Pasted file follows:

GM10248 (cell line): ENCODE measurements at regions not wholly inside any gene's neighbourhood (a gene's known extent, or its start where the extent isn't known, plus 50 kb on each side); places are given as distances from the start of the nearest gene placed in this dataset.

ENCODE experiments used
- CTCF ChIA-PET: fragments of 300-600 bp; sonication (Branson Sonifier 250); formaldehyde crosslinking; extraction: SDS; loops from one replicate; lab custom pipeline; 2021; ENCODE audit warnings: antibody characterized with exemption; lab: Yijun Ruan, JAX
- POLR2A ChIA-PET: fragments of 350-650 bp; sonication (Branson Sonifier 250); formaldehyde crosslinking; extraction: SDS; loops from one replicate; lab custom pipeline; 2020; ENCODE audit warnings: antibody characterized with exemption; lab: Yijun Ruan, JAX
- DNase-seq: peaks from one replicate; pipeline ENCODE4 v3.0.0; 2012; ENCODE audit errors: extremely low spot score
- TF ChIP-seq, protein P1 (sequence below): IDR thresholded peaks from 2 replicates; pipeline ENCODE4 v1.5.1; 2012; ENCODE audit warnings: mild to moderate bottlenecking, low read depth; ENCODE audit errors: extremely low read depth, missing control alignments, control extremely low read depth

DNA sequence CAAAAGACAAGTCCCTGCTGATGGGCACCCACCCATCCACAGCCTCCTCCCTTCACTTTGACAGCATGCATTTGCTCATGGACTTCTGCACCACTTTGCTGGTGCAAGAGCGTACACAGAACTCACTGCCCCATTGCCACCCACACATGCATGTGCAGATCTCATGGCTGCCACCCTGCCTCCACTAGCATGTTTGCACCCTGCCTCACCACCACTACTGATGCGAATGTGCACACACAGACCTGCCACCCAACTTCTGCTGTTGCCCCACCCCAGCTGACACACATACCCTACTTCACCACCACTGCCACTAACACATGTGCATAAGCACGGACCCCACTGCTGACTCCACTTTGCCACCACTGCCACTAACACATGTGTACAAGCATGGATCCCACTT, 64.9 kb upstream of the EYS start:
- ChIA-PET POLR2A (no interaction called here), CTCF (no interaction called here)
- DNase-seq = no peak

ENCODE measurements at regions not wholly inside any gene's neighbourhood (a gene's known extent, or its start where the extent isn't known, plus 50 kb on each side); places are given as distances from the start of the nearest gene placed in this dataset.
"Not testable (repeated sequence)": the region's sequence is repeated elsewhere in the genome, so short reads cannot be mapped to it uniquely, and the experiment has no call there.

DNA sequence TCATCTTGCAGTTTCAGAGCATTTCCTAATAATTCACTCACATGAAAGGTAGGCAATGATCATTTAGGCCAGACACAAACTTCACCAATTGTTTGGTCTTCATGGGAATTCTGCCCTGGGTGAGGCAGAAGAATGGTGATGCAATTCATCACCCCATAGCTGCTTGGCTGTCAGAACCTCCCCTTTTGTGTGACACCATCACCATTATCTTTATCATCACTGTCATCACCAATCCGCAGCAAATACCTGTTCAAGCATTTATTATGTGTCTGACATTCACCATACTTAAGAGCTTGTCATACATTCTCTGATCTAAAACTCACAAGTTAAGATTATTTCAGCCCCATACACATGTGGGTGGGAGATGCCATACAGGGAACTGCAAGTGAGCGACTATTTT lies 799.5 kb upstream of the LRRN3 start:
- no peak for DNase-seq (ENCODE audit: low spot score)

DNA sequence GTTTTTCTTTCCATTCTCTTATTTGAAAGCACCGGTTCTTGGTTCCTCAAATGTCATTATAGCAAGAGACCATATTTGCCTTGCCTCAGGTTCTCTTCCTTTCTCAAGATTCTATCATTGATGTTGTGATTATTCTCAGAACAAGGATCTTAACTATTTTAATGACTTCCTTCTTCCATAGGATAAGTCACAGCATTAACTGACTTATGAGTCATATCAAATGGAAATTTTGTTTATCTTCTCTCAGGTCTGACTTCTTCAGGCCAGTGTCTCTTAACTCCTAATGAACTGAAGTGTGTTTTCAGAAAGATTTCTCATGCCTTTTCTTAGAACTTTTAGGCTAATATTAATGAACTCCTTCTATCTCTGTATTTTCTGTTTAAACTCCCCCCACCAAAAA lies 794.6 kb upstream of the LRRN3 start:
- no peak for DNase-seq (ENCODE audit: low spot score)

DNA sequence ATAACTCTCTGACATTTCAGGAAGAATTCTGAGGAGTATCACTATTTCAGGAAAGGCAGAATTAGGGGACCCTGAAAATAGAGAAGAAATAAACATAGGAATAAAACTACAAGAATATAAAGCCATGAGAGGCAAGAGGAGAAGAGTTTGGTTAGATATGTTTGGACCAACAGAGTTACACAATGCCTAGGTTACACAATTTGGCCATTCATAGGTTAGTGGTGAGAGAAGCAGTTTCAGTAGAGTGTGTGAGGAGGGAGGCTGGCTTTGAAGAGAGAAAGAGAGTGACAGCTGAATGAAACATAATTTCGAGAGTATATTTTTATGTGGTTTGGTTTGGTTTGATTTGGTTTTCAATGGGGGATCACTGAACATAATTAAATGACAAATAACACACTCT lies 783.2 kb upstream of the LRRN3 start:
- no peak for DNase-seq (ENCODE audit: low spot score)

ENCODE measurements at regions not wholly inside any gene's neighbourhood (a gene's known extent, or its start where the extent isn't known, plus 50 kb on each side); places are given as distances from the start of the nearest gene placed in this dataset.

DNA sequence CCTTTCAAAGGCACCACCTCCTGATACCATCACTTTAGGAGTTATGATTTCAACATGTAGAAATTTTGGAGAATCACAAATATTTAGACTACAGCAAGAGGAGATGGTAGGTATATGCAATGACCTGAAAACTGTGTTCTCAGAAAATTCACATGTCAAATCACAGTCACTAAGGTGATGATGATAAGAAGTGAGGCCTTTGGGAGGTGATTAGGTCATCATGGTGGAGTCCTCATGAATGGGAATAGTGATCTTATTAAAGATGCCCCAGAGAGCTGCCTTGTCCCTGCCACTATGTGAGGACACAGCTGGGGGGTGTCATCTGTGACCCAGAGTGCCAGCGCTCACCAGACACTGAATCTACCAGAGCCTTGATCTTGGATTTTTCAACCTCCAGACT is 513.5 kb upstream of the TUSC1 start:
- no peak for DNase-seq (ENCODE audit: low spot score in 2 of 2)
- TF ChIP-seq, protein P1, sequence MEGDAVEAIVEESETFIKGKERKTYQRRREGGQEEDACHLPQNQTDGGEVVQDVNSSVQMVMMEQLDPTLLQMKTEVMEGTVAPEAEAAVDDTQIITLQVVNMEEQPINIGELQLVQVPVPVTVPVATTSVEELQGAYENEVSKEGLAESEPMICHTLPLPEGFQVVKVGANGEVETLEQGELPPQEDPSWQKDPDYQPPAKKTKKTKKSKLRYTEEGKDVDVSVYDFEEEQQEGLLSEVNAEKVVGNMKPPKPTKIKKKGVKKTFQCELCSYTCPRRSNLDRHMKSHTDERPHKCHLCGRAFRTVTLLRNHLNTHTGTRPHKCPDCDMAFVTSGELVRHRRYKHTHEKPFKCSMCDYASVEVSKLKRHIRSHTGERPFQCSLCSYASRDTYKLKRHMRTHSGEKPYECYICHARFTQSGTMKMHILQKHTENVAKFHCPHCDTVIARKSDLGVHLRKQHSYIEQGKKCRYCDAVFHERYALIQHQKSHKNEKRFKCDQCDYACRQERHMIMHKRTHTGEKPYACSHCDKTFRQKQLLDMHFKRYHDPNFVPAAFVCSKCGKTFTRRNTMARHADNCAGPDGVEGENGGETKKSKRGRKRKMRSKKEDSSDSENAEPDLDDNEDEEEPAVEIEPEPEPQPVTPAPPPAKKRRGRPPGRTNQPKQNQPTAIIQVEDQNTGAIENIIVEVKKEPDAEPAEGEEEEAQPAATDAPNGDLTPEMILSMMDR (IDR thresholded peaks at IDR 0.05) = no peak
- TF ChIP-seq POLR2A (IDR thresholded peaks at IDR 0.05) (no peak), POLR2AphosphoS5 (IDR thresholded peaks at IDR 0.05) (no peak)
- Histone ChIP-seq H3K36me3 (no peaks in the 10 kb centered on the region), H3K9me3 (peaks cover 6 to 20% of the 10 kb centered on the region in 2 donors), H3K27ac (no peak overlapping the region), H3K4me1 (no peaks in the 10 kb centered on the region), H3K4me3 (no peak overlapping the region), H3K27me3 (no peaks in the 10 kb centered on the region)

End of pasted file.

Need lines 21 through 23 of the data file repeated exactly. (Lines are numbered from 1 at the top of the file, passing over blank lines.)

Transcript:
- TF ChIP-seq, protein P1, sequence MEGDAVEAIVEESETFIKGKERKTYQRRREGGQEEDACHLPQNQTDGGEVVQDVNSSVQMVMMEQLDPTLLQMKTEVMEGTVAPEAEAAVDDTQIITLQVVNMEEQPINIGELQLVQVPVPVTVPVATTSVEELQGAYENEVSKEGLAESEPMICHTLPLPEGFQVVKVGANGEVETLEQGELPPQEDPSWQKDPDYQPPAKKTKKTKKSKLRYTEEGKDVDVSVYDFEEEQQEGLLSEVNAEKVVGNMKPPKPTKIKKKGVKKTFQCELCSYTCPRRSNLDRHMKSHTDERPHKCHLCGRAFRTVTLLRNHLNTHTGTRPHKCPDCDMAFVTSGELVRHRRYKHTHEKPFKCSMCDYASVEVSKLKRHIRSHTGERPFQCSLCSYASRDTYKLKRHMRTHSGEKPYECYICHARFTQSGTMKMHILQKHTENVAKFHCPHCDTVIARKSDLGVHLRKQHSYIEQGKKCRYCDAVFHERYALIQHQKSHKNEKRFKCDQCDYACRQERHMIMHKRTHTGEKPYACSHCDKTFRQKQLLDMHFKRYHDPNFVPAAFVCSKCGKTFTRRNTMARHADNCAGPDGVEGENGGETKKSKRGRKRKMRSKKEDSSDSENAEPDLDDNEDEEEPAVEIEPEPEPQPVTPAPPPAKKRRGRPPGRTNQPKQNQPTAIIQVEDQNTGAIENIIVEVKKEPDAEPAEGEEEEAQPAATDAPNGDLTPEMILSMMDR (IDR thresholded peaks at IDR 0.05) = no peak
- TF ChIP-seq POLR2A (IDR thresholded peaks at IDR 0.05) (no peak), POLR2AphosphoS5 (IDR thresholded peaks at IDR 0.05) (no peak)
- Histone ChIP-seq H3K36me3 (no peaks in the 10 kb centered on the region), H3K9me3 (peaks cover 6 to 20% of the 10 kb centered on the region in 2 donors), H3K27ac (no peak overlapping the region), H3K4me1 (no peaks in the 10 kb centered on the region), H3K4me3 (no peak overlapping the region), H3K27me3 (no peaks in the 10 kb centered on the region)